Hunter Weeks met Walter Breuning in 2010 when Walter was 113 years old. After hours of chatting about life, Walter’s wisdom had begun to seep into Hunter’s psyche. A year later, Hunter was still thinking about Walter. After a week of encouraging words from his fiancée and days of staring at a greeting card she set aside for him, Hunter made a move. He sent a note to see if Walter would be interested in being a part of a movie. It just so happened, he was.
It wasn’t long before Hunter was able to sit down with Walter Breuning again for an in-depth interview about life in the early 1900s while offering up his takeaways from an extraordinarily long life. The trip meant leaving behind new fiancée, Sarah, for what would have been the couple’s first Valentine’s Day together. Proving to be a good match, there was no love lost about Hunter’s Valentine’s Day excursion to sit down with Walter at his home in Great Falls, Montana. The visit was a success.
Walter could talk at length about his earliest memories like his first haircut, his paper route, and the 1906 San Francisco earthquake. He remembered the roaring 20s, the Great Depression, and both World Wars. He talked about the importance of exercise, and eating well. He loved politics and baseball. Walter found great importance in working and suggested people work as long as they could. But his most important piece of advice was to help other people. Walter firmly believed that helping people was the best thing a person could do. Walter and his wife Agnes never had children of their own, so they used their free time to help out at the school. They were able to lend a hand to neighbors and friends that needed it, especially during the hard years. When Walter moved into the Rainbow Senior Living home in 1980, he had little family. For over 30 years, the residents and staff became Walter’s trusted friends, his extended family.
Hunter’s meeting with Walter went so well that when he returned home, he knew that Walter wasn’t the only supercentenarian he wanted to meet. He started researching the world’s oldest people and discovered there were not only incredible super seniors dotting the globe but there was an entire sub-culture devoted to tracking and studying supercentenarians. The film took off when Hunter’s fiancée, Sarah E. Hall, decided to quit her job in television to work on the film. The couple set out immediately to meet “supers” and enter production full time.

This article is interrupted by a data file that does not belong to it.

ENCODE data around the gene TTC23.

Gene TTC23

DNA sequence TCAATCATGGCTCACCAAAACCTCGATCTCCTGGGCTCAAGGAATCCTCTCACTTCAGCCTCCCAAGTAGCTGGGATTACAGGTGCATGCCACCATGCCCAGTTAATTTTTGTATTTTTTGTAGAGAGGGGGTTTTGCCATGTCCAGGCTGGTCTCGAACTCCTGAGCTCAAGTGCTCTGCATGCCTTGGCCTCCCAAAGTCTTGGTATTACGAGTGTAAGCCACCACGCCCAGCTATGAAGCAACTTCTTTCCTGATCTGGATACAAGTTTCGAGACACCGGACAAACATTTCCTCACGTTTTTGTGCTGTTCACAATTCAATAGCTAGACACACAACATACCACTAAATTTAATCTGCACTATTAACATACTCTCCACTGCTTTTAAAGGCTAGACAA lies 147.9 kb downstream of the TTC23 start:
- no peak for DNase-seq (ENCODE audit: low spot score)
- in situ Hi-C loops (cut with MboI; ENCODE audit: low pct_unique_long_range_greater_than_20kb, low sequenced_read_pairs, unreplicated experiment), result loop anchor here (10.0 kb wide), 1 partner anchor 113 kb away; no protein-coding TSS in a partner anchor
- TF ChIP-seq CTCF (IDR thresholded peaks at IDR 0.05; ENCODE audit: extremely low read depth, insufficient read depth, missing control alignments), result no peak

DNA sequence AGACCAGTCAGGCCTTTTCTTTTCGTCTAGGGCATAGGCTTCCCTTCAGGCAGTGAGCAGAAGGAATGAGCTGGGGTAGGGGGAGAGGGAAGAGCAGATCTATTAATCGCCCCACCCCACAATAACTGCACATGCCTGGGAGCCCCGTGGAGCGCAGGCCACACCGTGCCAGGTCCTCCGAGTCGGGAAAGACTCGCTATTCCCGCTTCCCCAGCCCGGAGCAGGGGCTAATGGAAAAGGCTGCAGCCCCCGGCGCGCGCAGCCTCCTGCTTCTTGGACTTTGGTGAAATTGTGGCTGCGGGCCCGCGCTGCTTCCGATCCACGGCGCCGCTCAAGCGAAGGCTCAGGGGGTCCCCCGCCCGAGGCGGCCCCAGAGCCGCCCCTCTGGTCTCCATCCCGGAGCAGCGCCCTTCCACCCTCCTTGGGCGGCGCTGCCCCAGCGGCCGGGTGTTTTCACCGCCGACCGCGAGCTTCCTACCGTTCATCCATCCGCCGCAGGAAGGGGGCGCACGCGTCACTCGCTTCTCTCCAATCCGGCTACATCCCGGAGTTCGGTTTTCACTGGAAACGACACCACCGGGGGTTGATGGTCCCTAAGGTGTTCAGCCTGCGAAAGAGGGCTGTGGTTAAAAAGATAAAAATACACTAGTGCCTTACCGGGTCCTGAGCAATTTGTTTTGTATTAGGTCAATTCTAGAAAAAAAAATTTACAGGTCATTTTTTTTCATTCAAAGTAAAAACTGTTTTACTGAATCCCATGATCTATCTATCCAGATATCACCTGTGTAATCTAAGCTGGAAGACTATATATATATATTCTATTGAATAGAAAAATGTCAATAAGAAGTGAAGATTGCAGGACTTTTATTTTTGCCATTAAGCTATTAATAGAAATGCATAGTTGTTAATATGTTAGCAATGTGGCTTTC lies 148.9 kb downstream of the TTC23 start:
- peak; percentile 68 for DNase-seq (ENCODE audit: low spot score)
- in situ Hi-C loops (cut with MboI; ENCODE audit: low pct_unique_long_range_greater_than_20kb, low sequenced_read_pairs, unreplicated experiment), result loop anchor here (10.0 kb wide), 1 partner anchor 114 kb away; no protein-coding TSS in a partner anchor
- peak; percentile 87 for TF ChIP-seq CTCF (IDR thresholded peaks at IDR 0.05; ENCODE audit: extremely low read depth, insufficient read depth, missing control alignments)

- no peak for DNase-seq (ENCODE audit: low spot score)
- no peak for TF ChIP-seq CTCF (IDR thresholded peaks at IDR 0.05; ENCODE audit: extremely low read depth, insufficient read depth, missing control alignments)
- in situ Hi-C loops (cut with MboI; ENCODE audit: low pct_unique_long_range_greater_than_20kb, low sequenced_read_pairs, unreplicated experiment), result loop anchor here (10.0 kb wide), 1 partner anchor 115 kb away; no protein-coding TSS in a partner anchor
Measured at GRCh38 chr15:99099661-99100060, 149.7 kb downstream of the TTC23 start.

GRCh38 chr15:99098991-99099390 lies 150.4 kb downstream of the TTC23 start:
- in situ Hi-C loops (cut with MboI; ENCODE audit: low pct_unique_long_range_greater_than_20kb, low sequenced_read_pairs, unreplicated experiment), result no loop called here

From a studio apartment in St. Paul, Minnesota, Hunter and Sarah began contacting folks around the globe. Their filming schedule was near constant as Hunter tried to capture every moment in their process. The pair visited historical societies to get a better idea of happenings and a visual sense of the past for their interviews with super centenarians. The Melrose Historical Society had extensive knowledge of Walter Breuning. Since Melrose, Minnesota was Walter’s birthplace, Melrose Historical Society had census documents, photographs, and anecdotes of the early railroad days. James J. Hill, a storied Twin Cities railroad baron, had been Walter’s boss at one time. According to Walter, he was younger than Hill’s requirement of 18 years old and whenever Hill came to Melrose to visit, Walter had to hide.